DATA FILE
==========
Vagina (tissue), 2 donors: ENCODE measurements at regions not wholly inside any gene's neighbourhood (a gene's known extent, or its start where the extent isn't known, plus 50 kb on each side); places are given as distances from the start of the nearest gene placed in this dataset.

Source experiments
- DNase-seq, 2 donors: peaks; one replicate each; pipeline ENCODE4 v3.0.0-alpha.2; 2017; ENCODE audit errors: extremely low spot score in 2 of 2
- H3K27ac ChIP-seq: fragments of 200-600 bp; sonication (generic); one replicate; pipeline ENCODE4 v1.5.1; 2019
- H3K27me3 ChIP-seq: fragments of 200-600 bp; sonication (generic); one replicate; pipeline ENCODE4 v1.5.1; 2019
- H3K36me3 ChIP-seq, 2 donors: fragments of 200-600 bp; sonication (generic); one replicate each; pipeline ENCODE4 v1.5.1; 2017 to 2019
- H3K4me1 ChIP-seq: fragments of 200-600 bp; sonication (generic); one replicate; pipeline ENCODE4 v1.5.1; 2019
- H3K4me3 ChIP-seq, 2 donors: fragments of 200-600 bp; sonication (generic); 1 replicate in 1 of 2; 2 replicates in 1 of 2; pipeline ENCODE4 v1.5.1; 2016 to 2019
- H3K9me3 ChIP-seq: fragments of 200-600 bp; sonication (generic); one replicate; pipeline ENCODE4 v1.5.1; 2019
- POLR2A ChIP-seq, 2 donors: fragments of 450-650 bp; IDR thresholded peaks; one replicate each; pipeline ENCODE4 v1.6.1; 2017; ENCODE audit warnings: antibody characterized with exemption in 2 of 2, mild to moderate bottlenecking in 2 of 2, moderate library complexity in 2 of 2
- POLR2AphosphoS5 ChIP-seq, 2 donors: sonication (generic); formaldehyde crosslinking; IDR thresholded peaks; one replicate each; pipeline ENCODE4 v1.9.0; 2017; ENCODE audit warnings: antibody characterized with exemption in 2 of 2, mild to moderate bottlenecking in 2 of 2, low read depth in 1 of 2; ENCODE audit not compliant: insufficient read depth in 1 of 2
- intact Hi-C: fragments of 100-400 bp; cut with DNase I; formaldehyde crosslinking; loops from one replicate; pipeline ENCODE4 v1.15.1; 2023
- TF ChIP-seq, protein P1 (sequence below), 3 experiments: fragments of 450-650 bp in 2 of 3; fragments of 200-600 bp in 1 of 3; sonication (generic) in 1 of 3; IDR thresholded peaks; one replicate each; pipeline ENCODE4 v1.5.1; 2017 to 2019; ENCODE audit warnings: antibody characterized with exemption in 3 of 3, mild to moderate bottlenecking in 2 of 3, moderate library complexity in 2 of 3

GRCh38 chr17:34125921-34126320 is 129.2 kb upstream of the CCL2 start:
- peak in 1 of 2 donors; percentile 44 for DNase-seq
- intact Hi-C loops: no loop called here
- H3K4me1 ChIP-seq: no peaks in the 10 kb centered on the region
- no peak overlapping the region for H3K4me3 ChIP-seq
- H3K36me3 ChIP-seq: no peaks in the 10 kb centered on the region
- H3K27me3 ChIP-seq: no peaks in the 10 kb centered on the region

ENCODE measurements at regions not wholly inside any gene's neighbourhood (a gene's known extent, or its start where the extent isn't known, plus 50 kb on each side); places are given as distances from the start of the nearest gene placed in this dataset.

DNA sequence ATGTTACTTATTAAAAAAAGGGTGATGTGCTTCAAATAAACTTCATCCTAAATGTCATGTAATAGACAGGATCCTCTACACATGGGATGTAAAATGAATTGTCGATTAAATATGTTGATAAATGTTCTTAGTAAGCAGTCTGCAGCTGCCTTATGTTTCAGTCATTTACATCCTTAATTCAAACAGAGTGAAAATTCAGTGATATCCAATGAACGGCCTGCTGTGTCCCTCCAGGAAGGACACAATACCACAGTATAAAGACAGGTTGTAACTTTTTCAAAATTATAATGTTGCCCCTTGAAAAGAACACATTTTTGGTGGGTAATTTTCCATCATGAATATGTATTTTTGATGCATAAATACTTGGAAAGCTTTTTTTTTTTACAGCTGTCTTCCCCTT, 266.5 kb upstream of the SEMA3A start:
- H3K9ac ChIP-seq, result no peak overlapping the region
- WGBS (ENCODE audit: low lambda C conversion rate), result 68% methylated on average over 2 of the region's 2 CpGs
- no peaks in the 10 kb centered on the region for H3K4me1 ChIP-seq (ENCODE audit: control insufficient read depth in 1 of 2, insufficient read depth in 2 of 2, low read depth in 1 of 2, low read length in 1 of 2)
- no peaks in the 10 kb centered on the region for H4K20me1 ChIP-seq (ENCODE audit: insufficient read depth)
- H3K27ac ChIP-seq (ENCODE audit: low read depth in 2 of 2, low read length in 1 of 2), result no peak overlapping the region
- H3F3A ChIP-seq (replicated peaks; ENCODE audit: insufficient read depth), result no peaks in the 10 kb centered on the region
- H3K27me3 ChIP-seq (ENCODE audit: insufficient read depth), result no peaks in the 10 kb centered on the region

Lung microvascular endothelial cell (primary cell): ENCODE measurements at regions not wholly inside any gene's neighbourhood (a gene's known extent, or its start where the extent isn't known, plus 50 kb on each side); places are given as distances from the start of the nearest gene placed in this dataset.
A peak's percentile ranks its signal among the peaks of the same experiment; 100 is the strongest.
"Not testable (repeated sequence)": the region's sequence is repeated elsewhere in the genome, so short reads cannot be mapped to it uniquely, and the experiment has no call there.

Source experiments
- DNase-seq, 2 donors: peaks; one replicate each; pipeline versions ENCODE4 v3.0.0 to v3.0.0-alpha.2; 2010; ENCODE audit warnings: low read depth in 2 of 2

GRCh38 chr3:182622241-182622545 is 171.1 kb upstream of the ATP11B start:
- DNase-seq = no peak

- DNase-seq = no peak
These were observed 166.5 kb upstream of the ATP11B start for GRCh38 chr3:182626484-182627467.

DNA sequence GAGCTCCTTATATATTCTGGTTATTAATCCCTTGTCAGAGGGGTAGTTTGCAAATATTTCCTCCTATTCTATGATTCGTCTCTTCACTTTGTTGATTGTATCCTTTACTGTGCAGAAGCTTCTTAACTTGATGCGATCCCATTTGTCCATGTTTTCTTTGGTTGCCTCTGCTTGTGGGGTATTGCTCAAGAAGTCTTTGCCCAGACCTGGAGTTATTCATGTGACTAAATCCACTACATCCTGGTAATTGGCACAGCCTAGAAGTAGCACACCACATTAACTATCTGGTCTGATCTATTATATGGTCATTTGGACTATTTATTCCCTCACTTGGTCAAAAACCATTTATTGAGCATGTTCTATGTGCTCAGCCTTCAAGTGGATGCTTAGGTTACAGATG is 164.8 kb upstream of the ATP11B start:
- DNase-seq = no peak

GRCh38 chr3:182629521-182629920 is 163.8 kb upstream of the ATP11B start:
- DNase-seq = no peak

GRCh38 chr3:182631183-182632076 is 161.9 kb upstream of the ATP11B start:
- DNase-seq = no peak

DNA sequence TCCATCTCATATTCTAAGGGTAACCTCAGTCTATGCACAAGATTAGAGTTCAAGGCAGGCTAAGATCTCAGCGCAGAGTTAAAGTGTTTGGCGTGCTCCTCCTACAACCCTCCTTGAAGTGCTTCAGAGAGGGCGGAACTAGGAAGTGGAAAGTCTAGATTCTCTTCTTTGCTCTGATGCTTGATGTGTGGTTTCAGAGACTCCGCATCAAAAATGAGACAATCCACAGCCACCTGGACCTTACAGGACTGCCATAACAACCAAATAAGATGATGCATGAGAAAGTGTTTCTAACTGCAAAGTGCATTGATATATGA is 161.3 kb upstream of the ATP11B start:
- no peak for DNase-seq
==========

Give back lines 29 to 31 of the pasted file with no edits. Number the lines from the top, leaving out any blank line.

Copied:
- H3K27me3 ChIP-seq (ENCODE audit: insufficient read depth), result no peaks in the 10 kb centered on the region

Lung microvascular endothelial cell (primary cell): ENCODE measurements at regions not wholly inside any gene's neighbourhood (a gene's known extent, or its start where the extent isn't known, plus 50 kb on each side); places are given as distances from the start of the nearest gene placed in this dataset.
A peak's percentile ranks its signal among the peaks of the same experiment; 100 is the strongest.